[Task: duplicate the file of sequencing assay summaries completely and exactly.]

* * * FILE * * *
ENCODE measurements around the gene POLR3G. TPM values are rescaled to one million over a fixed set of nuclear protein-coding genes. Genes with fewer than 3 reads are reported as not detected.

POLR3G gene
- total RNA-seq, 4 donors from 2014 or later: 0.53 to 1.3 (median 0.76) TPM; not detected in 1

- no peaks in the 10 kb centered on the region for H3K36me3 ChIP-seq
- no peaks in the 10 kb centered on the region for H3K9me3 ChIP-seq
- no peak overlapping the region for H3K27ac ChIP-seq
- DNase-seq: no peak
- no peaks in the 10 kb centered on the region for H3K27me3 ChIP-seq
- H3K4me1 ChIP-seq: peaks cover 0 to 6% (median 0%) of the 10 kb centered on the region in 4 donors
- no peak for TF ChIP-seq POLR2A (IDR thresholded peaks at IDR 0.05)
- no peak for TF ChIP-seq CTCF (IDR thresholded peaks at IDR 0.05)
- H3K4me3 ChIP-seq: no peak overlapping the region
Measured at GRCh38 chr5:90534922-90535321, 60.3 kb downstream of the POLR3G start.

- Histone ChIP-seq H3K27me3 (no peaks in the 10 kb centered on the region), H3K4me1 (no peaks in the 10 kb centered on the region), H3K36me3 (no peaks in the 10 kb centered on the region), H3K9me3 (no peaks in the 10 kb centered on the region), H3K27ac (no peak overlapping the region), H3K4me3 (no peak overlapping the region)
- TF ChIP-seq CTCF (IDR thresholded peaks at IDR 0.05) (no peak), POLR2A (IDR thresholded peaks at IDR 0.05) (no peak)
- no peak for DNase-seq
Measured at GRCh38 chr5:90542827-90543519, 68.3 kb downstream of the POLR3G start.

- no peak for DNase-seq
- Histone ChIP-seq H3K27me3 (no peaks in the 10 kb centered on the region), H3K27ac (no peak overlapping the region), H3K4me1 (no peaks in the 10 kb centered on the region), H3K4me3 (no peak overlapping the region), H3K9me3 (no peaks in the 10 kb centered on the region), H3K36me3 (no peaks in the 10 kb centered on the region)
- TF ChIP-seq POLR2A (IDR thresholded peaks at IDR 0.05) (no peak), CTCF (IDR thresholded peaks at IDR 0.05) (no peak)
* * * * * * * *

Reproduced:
ENCODE measurements around the gene POLR3G. TPM values are rescaled to one million over a fixed set of nuclear protein-coding genes. Genes with fewer than 3 reads are reported as not detected.

POLR3G gene
- total RNA-seq, 4 donors from 2014 or later: 0.53 to 1.3 (median 0.76) TPM; not detected in 1

- no peaks in the 10 kb centered on the region for H3K36me3 ChIP-seq
- no peaks in the 10 kb centered on the region for H3K9me3 ChIP-seq
- no peak overlapping the region for H3K27ac ChIP-seq
- DNase-seq: no peak
- no peaks in the 10 kb centered on the region for H3K27me3 ChIP-seq
- H3K4me1 ChIP-seq: peaks cover 0 to 6% (median 0%) of the 10 kb centered on the region in 4 donors
- no peak for TF ChIP-seq POLR2A (IDR thresholded peaks at IDR 0.05)
- no peak for TF ChIP-seq CTCF (IDR thresholded peaks at IDR 0.05)
- H3K4me3 ChIP-seq: no peak overlapping the region
Measured at GRCh38 chr5:90534922-90535321, 60.3 kb downstream of the POLR3G start.

- Histone ChIP-seq H3K27me3 (no peaks in the 10 kb centered on the region), H3K4me1 (no peaks in the 10 kb centered on the region), H3K36me3 (no peaks in the 10 kb centered on the region), H3K9me3 (no peaks in the 10 kb centered on the region), H3K27ac (no peak overlapping the region), H3K4me3 (no peak overlapping the region)
- TF ChIP-seq CTCF (IDR thresholded peaks at IDR 0.05) (no peak), POLR2A (IDR thresholded peaks at IDR 0.05) (no peak)
- no peak for DNase-seq
Measured at GRCh38 chr5:90542827-90543519, 68.3 kb downstream of the POLR3G start.

- no peak for DNase-seq
- Histone ChIP-seq H3K27me3 (no peaks in the 10 kb centered on the region), H3K27ac (no peak overlapping the region), H3K4me1 (no peaks in the 10 kb centered on the region), H3K4me3 (no peak overlapping the region), H3K9me3 (no peaks in the 10 kb centered on the region), H3K36me3 (no peaks in the 10 kb centered on the region)
- TF ChIP-seq POLR2A (IDR thresholded peaks at IDR 0.05) (no peak), CTCF (IDR thresholded peaks at IDR 0.05) (no peak)